Letters 05.01.16

On Gun Control

Regarding “Does Catholic Faith Dictate a Position on Gun Control?” (Nation, Jan. 10 issue) and the statements of Mr. John Snyder of the St. Gabriel Possenti Society charging the U.S. bishops with being “just plain off the wall” because of their stand on gun control, I was appalled at the illogicality and the meanness of his approach. I cannot help but wonder whether Mr. Snyder even knows what hypocrisy is. Hypocrisy is defined in the dictionary that I consulted as “pretense of ... moral ... principles that one does not possess.” Is he saying that the position of the bishops regarding gun control is proof that they really are not pro-life? Or is he merely claiming that their gun-control position contradicts their position on pro-life issues? He seems to be saying the former. Mr. Snyder needs a lesson in respecting the rights of others to their opinions, while holding his own. He may be for so-called gun rights, but he seems to know nothing about the right to one’s own opinion. I have to add that I find the positions of the bishops in these matters as perfectly compatible.

         Gerald McAfee

         Gresham, Oregon


I’m writing with regard to the headline “Does Catholic Faith Dictate a Position on Gun Control?” in the Jan. 10, 2016, issue. To answer the question in the headline: No, the Catholic faith does not dictate a position on gun control. The Catholic faith dictates how to follow Jesus. It dictates that people do not murder in any way, shape or form. It dictates that Catholics are to serve as role models in society so that others will want to imitate us and follow Jesus. Although the murder of innocent people by firearms is terrible, I don’t understand why the focus is on the firearms. People are murdered by knives, cars, hammers, poison and many other objects. The object used is never the focus until it is a firearm. Focusing on firearms is an easy out for all of the politicians who have failed to keep the American citizens safe. And now it seems that even some Catholic leaders, like Archbishop Blase Cupich, have jumped on the bandwagon by using inflammatory comments like “turned our streets into battlefields.” We need to start focusing on the real problem, the change in our culture. Nobody wants to tackle the tougher problem of why our culture is now generating so many people willing to commit something as evil as mass murder. The Catholic faith should dictate questioning how our culture has changed.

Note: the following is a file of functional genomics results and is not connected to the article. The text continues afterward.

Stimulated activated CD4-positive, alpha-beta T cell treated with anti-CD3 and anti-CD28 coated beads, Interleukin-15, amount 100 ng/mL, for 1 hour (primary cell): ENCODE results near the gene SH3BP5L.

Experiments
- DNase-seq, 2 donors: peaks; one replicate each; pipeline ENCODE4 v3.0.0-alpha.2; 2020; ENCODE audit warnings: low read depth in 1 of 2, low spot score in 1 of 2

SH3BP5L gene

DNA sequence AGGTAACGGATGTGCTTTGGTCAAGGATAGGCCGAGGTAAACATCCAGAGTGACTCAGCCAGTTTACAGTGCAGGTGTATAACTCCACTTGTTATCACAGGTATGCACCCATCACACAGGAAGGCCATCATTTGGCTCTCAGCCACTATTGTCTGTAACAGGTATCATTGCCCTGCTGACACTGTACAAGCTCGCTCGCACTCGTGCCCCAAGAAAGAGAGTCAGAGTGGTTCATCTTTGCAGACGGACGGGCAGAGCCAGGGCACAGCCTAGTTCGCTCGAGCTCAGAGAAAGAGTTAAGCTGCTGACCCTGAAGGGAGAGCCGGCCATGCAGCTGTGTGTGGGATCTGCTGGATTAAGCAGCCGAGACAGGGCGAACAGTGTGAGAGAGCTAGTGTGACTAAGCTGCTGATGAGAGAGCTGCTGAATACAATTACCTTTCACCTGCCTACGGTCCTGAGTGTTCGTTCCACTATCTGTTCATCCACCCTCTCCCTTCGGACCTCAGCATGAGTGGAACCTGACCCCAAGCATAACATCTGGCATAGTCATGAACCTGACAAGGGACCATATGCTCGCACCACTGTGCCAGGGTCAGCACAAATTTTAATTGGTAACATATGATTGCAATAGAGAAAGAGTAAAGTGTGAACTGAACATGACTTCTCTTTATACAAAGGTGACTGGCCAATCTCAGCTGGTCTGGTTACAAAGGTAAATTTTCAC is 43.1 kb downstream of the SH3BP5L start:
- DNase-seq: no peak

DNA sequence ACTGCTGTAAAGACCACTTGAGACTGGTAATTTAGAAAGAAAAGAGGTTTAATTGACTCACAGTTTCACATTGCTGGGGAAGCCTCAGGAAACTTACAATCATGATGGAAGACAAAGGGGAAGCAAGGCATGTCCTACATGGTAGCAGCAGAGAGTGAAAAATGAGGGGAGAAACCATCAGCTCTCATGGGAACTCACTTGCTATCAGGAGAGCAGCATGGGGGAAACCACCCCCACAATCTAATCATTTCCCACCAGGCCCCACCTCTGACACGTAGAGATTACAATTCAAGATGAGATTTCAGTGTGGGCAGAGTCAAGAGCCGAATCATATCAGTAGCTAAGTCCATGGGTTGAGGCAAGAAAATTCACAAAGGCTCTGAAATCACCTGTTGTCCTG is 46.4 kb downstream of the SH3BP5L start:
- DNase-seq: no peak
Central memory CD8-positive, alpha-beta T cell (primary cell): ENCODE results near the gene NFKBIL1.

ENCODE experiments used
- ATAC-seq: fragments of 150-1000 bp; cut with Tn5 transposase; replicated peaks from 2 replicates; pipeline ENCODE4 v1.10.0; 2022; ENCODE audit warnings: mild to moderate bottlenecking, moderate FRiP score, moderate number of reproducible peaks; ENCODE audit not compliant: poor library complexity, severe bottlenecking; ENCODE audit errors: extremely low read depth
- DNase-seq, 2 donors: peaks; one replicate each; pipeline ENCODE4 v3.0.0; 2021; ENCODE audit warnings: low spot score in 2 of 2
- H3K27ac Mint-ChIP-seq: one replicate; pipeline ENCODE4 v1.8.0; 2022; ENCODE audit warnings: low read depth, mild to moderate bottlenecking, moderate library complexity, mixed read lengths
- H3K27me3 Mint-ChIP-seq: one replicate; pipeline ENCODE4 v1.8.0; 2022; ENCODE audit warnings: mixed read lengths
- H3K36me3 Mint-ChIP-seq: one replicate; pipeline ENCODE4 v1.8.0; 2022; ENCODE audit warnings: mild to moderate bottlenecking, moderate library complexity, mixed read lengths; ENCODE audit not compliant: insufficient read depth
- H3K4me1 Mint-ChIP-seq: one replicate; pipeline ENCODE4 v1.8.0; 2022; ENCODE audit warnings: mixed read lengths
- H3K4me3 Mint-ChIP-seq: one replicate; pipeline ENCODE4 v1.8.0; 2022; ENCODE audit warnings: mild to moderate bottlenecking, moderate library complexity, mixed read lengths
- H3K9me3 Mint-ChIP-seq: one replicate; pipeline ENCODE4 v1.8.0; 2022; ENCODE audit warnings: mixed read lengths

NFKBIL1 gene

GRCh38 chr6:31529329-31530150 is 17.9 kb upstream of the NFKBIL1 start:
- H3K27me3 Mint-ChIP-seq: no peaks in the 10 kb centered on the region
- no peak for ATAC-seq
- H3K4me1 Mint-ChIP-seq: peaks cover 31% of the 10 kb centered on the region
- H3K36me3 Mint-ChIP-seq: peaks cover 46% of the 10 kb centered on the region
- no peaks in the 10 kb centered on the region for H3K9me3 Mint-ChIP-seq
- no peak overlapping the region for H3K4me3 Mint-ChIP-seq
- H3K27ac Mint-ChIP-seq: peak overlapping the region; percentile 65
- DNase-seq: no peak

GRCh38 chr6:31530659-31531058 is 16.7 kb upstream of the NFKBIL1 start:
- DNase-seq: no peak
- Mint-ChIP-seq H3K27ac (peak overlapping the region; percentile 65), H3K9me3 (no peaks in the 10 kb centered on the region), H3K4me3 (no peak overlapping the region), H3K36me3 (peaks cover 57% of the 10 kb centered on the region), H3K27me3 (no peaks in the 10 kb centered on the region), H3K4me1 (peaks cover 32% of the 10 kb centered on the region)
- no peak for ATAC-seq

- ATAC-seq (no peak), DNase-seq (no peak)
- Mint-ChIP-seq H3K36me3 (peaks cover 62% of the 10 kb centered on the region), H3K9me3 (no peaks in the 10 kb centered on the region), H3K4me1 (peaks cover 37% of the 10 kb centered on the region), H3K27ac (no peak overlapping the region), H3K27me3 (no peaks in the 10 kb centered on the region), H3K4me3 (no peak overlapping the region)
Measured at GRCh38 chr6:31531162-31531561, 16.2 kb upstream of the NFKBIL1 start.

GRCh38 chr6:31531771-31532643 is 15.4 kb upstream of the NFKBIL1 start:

Bill Lebensorger

        Gurnee, Illinois